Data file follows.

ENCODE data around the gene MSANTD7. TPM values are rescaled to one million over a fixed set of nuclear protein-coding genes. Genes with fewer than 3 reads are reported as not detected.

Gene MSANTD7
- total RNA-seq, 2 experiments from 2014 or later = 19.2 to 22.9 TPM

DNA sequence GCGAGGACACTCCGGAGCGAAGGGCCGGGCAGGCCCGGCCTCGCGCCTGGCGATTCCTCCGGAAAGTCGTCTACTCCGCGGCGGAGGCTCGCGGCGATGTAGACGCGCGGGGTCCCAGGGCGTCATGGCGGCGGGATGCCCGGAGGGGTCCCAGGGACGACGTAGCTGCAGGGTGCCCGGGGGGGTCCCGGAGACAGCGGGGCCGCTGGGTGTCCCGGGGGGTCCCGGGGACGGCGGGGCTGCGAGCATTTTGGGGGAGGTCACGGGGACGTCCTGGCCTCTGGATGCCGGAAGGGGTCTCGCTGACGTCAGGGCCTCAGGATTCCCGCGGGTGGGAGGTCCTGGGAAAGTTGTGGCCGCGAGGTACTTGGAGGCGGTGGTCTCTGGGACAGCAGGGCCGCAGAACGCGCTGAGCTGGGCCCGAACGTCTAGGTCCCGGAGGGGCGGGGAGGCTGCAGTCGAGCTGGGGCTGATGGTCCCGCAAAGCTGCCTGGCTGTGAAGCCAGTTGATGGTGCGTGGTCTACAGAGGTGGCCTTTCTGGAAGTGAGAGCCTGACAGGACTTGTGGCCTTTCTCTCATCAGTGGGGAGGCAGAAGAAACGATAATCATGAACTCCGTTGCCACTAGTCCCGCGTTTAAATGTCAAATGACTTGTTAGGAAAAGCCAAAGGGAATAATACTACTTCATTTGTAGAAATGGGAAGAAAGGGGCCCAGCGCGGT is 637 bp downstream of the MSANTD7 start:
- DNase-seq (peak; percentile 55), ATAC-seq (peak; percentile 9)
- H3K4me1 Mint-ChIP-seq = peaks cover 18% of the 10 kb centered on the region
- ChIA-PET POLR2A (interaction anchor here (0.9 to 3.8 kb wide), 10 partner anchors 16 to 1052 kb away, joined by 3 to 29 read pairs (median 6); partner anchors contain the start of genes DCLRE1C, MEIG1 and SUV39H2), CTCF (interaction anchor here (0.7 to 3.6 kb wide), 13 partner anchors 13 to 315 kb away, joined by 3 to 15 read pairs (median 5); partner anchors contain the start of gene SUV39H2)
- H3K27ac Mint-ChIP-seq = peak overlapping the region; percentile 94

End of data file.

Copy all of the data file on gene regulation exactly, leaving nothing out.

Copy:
ENCODE data around the gene MSANTD7. TPM values are rescaled to one million over a fixed set of nuclear protein-coding genes. Genes with fewer than 3 reads are reported as not detected.

Gene MSANTD7
- total RNA-seq, 2 experiments from 2014 or later = 19.2 to 22.9 TPM

DNA sequence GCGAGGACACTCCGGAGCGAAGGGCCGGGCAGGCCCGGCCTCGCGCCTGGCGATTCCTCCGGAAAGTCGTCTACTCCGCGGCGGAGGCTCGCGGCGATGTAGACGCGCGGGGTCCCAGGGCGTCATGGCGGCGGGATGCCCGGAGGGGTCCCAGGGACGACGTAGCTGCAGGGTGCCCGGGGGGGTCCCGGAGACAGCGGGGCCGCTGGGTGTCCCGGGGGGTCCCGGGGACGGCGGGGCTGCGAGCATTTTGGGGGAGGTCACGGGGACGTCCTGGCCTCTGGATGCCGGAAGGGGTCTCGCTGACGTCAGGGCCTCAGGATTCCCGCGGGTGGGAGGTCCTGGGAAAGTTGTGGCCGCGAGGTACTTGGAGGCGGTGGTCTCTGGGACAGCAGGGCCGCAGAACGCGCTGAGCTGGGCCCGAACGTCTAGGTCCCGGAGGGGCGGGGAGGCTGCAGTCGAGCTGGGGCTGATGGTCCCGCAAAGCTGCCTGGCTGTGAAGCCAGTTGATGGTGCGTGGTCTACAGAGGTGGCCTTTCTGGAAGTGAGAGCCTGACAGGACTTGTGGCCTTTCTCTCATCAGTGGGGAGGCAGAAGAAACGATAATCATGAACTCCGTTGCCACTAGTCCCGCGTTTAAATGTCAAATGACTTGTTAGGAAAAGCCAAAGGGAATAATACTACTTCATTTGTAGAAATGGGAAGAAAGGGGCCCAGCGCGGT is 637 bp downstream of the MSANTD7 start:
- DNase-seq (peak; percentile 55), ATAC-seq (peak; percentile 9)
- H3K4me1 Mint-ChIP-seq = peaks cover 18% of the 10 kb centered on the region
- ChIA-PET POLR2A (interaction anchor here (0.9 to 3.8 kb wide), 10 partner anchors 16 to 1052 kb away, joined by 3 to 29 read pairs (median 6); partner anchors contain the start of genes DCLRE1C, MEIG1 and SUV39H2), CTCF (interaction anchor here (0.7 to 3.6 kb wide), 13 partner anchors 13 to 315 kb away, joined by 3 to 15 read pairs (median 5); partner anchors contain the start of gene SUV39H2)
- H3K27ac Mint-ChIP-seq = peak overlapping the region; percentile 94